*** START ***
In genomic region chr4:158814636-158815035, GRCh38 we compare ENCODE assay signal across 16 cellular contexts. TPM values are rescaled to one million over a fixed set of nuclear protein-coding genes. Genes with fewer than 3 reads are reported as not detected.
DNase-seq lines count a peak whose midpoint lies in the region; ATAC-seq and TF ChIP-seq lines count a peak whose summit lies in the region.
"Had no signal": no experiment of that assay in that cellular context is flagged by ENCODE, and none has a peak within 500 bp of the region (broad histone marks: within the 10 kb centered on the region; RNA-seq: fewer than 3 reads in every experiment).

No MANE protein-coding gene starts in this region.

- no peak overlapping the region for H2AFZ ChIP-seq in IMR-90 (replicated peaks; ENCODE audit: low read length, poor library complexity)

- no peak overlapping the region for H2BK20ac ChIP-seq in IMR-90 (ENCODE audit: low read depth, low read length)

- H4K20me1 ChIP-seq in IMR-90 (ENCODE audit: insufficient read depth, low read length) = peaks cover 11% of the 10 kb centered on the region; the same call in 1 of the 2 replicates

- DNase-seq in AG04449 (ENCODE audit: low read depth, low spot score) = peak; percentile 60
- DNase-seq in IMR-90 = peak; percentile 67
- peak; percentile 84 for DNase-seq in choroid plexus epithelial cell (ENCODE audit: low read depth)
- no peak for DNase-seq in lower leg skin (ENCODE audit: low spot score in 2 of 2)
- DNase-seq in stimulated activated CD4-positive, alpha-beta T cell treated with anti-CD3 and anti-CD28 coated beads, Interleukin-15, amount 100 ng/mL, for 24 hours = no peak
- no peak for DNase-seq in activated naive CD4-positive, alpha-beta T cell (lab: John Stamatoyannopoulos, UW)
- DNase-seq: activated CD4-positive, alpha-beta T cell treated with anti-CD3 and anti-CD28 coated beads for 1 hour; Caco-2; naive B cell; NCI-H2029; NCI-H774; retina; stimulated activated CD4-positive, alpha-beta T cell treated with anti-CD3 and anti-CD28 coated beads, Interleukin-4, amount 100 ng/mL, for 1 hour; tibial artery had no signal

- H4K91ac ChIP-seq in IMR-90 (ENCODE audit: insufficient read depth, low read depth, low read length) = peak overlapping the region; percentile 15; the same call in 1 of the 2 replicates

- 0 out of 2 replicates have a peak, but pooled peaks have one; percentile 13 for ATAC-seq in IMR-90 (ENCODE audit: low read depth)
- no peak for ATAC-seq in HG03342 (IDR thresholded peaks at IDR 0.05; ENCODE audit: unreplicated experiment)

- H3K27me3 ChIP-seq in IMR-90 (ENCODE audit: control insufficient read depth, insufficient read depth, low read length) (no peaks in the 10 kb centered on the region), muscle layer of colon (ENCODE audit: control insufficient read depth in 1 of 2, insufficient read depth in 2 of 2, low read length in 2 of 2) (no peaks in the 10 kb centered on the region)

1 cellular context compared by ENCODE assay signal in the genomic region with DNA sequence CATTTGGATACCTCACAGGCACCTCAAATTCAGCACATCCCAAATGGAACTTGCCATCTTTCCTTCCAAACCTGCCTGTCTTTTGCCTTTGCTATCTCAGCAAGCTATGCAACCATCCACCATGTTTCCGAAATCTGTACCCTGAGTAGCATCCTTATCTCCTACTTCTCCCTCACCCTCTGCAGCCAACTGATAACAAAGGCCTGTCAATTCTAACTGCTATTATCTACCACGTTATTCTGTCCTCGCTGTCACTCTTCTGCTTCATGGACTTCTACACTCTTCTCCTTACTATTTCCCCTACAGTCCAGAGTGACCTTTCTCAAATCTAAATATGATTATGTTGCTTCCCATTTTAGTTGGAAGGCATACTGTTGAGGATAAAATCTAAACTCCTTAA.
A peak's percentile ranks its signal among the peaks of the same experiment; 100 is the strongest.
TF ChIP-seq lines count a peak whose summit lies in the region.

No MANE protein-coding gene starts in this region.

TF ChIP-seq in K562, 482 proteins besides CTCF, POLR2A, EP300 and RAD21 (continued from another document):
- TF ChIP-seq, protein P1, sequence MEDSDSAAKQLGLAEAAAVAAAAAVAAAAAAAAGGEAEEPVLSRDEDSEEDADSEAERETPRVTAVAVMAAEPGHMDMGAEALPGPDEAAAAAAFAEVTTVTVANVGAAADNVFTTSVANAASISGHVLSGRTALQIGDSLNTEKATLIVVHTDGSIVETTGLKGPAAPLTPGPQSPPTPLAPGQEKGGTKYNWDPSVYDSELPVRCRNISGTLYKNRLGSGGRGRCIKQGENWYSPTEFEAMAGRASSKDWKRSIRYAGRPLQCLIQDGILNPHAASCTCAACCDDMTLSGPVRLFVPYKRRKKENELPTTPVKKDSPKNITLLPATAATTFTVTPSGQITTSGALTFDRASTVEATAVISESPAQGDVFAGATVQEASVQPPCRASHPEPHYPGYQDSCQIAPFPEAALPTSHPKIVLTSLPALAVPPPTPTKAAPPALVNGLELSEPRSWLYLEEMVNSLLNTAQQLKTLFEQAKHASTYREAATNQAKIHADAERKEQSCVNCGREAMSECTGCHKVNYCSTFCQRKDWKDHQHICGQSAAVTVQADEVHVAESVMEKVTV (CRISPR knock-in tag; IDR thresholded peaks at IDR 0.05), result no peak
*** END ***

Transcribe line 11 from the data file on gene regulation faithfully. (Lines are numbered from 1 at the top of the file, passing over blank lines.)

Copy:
- no peak for DNase-seq in lower leg skin (ENCODE audit: low spot score in 2 of 2)